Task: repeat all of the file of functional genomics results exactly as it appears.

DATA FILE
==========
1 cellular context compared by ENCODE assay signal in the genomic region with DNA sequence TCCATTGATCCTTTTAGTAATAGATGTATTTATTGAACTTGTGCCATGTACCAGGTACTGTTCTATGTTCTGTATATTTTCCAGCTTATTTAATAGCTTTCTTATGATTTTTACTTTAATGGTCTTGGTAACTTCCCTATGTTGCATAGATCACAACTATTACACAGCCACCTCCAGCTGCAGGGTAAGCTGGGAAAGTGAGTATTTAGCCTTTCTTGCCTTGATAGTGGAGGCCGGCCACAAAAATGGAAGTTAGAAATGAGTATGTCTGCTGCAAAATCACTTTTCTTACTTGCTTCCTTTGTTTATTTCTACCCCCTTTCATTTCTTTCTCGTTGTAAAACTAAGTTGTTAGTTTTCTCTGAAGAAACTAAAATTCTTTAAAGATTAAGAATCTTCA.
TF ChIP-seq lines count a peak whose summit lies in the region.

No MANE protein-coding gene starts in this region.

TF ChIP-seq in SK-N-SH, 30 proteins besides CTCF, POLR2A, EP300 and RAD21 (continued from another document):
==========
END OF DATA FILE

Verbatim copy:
1 cellular context compared by ENCODE assay signal in the genomic region with DNA sequence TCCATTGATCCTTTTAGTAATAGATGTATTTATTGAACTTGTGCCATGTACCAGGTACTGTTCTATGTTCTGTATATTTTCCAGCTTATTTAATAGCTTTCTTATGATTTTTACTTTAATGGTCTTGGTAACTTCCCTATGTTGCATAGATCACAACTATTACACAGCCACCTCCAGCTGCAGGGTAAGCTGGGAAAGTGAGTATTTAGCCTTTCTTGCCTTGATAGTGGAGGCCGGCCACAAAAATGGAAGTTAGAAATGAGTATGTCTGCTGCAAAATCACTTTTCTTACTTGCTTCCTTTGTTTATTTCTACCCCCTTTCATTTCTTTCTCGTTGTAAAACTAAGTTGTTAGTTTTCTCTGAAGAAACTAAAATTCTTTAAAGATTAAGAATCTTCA.
TF ChIP-seq lines count a peak whose summit lies in the region.

No MANE protein-coding gene starts in this region.

TF ChIP-seq in SK-N-SH, 30 proteins besides CTCF, POLR2A, EP300 and RAD21 (continued from another document):